Easy Access Fuels ATM AttacksATM 'Eavesdropping' Alert Highlights New Risks
Global ATM manufacturer NCR Corp. issued an alert this week about card reader eavesdropping attacks, which were first identified in Europe last year and are now spreading, potentially posing a risk in the U.S.
These attacks involve accessing or opening the top of an ATM's enclosure, where the card reader is housed, and attaching a so-called wiretapping or eavesdropping device to the reader. The attackers' device captures card data as it is transmitted from the card reader to the ATM.
If merchants, or other off-premises ATM deployers, fail to change default keys or codes, they're leaving themselves open to attack.
Earlier attacks, which were targeting through-the-wall ATMs typically installed right outside a bank branch, involved drilling a hole or cutting into the ATM's enclosure to insert and attach the device to the card reader.
Now, however, NCR says fraudsters have changed their technique by targeting stand-alone, lobby-style ATMs, which are commonly placed in retail locations, and opening ATM enclosures either by picking the physical locks or opening the machines with commonly used electronic access keys or codes.
It's far too common for banks to continue to use the default electronic access keys or codes programmed by the original equipment manufacturer before ATMs are shipped out. And these codes often are universal, such as 1234, especially for certain makes and models.
Thus, if banks and merchants don't change these codes when they install and deploy their ATMs, they leave themselves open to easy attack, because criminals can readily find these default codes on the Internet, in underground forums or even product or repair forums.
NCR says that its Personas ATM line, which is often deployed in merchant locations or vestibules, is the primary target for these latest attacks.
"We sent out the first alert in September, when the access point was through drilling a hole in the fascia or the side of the ATM," says Owen Wild, global marketing director of security and compliance at NCR. "Now we see the attack being done in a different way, with keys to open the top of the box. And there has been regional expansion."
The first attacks in September 2014 cropped up in the United Arab Emirates and then Europe. Today, they've been reported in numerous markets, Wild says. And the company issued a global alert because it expects the attacks to spread.
Lachlan Gunn, executive director of the European ATM Security Team, says eavesdropping attacks waged against NCR ATMs have been common in Europe for the last year. "EAST put out our first related alert in September 2014, and several countries have reported the M.O. [modus operandi] since," he says.
Eavesdropping involves the interception of card data while it's in transit, not skimming data from a magnetic-stripe as the card is inserted into the ATM.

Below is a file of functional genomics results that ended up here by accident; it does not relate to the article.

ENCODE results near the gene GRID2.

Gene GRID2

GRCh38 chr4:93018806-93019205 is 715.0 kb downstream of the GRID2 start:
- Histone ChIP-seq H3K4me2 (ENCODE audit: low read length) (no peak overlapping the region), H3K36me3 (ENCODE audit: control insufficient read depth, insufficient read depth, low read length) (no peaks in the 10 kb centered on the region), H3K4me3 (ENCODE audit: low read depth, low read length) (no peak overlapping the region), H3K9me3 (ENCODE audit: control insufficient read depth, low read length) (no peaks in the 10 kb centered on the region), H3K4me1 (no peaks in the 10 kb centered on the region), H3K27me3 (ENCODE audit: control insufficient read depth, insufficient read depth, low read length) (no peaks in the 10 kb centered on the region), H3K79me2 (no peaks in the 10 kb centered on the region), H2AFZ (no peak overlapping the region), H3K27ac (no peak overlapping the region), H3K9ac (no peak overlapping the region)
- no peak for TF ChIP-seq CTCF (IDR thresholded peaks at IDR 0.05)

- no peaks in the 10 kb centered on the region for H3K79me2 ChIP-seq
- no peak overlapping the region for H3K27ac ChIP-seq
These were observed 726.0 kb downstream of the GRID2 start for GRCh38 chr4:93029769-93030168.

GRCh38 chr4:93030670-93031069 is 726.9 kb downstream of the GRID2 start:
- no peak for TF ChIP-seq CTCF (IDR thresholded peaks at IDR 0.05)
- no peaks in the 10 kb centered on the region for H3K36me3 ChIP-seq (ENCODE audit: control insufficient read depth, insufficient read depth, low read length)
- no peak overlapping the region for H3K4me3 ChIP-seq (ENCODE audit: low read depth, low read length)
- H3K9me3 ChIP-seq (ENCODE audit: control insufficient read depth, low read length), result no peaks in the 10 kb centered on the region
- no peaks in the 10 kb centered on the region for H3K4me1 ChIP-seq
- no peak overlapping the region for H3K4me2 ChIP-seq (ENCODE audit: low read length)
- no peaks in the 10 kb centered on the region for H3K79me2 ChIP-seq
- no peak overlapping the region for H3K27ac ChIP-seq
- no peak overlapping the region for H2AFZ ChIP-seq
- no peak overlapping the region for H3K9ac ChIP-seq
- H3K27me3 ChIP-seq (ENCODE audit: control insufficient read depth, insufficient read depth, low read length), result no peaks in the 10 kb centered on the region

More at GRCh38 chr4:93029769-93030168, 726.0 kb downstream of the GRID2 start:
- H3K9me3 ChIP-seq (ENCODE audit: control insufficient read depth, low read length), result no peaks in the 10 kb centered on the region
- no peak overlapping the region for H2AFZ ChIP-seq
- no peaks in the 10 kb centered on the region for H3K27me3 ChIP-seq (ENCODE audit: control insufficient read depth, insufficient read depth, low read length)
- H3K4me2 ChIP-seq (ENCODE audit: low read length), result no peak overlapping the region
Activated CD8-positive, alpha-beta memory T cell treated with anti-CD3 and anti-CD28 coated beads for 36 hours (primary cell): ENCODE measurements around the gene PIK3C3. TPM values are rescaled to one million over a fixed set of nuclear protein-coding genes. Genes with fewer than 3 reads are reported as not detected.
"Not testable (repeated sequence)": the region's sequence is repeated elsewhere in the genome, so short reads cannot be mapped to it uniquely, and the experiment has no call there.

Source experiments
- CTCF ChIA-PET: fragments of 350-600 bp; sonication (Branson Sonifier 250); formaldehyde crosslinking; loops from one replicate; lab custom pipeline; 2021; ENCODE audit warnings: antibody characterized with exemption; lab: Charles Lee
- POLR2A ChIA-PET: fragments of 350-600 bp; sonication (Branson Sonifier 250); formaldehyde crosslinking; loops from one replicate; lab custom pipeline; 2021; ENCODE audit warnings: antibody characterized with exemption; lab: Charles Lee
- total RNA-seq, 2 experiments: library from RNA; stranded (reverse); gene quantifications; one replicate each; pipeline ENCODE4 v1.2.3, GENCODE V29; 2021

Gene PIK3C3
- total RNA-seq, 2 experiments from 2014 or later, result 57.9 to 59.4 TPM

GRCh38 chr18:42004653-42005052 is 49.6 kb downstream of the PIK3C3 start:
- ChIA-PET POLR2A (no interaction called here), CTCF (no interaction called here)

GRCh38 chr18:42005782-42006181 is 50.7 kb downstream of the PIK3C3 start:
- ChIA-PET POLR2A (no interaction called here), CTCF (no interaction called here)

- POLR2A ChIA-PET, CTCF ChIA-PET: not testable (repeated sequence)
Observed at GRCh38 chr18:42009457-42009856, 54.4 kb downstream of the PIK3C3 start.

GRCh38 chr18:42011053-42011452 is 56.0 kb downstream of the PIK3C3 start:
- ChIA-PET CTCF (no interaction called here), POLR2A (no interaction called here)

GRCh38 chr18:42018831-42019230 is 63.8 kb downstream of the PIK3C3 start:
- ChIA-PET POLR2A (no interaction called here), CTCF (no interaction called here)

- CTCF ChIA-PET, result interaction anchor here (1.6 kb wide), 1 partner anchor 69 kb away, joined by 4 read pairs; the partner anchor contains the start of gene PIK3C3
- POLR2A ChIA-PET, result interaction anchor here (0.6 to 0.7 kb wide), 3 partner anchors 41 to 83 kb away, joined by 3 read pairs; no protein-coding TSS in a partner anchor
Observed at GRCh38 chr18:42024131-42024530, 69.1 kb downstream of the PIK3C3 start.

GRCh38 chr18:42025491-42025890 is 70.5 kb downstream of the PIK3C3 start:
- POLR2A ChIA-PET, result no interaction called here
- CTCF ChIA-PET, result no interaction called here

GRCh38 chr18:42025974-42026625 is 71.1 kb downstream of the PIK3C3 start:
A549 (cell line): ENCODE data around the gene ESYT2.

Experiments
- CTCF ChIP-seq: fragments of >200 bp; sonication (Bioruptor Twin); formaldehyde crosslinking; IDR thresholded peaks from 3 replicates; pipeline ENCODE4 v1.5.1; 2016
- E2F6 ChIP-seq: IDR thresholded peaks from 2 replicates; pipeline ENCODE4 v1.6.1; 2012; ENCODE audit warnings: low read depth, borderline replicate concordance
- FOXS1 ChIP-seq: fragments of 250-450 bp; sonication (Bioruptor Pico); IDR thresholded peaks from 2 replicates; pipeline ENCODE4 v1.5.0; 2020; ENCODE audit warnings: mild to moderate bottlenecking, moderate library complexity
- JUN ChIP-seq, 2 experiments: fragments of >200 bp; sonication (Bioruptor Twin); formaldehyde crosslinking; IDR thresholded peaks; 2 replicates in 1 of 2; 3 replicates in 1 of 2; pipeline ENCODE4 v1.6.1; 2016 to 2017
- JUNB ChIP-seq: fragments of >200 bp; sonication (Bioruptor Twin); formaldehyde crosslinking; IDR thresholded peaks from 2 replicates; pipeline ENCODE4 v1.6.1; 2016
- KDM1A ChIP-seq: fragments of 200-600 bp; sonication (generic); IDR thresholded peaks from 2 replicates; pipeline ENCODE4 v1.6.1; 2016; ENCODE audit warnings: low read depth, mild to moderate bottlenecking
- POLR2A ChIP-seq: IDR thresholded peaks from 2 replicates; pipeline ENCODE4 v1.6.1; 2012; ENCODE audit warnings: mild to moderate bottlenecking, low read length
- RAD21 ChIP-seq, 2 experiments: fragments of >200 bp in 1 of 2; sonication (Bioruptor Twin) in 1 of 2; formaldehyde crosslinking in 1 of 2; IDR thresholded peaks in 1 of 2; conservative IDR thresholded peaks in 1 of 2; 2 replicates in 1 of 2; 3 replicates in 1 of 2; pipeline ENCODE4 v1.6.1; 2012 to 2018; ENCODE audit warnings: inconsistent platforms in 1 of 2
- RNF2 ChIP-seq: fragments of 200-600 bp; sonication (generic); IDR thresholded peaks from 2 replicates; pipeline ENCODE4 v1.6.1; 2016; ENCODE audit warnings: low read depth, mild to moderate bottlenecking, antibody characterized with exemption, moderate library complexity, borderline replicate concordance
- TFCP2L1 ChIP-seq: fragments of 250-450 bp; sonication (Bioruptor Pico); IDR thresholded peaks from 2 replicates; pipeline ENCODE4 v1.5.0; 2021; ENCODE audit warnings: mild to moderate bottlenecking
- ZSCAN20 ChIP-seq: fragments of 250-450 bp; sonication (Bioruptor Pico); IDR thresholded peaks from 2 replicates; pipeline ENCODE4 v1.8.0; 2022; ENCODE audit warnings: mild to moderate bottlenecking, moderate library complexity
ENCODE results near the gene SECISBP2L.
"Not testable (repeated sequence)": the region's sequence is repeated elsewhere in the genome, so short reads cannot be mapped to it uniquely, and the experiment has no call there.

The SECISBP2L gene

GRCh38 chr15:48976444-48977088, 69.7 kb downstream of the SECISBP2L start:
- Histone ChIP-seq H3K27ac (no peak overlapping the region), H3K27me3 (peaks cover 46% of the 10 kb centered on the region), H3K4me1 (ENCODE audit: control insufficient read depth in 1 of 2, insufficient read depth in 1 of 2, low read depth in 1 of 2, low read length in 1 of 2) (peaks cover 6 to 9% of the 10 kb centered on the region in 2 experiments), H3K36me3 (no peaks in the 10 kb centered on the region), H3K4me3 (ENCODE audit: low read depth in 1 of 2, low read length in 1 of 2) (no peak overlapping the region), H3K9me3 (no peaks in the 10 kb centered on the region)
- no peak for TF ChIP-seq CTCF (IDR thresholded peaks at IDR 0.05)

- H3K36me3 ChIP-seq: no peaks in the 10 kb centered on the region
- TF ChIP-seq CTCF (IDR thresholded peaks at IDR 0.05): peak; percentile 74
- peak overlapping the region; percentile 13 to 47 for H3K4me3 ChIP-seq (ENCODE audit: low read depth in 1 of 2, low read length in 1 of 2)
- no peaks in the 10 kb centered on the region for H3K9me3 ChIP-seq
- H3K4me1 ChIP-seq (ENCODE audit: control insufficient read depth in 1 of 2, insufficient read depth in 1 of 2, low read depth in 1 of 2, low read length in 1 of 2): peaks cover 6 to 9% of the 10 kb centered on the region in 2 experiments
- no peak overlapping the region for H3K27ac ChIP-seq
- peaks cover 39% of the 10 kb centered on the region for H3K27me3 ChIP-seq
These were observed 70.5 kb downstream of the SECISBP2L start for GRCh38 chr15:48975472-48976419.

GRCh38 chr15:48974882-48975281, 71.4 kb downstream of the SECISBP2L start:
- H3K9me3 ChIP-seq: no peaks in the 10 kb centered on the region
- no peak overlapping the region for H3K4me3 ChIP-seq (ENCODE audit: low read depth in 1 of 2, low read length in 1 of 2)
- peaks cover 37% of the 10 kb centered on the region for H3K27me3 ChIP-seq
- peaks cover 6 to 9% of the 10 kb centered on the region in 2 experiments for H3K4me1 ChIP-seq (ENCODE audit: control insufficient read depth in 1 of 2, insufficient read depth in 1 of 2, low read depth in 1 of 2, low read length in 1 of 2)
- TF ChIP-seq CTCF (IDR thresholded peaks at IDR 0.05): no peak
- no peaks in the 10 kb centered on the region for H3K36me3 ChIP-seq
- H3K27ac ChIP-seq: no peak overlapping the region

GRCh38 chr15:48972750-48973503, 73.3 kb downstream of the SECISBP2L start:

That makes these attacks tricky to detect and thwart, because it bypasses anti-skimming technology ATM manufacturers have for years pushed out to the market, Wild says.
But some anti-skimming solutions that alert banks or merchants when ATM enclosures are opened would at least raise a flag that something is amiss.
Still, eavesdropping attacks are just another example of how fraudsters are constantly perfecting their techniques. "There is never going to be a single solution that stops everything," Wild says.
Weak Access Security
Although this latest eavesdropping technique appears to have emerged less than a year ago, attackers have been taking advantage of weak device access security in other ways for years (see ATM Access: Getting in is Too Easy).
Hackers have exploited similar device access weaknesses in recent remote-access attacks waged against point-of-sale devices at retailers, too (see Breach Exposes POS Vulnerabilities).
Fraudsters' can easily acquire manufacturer-issued default keys or access codes, by accessing them online or by getting them from technicians who routinely work on ATMs and/or POS devices. If merchants, or other off-premises ATM deployers, fail to change these default keys or codes, they're leaving themselves open to attack.
Wild says NCR is now working to enhance ATM access security by offering stronger, pick-resistant physical locks for all NCR ATMs, as well as integrating cryptographic and biometric authentication into all of its electronic locks, so that access codes and electronic keys alone are not enough to open an enclosure.
But deployers have to take some responsibility here, too.
Keys and codes used to access ATMs, gas pumps and even POS devices have to be unique, and changed on a fairly regular basis.
I hear from merchants and banks all the time that changing keys and codes creates new challenges. But it's a step that has to be taken. If not, fraudsters will keep finding easy ways in.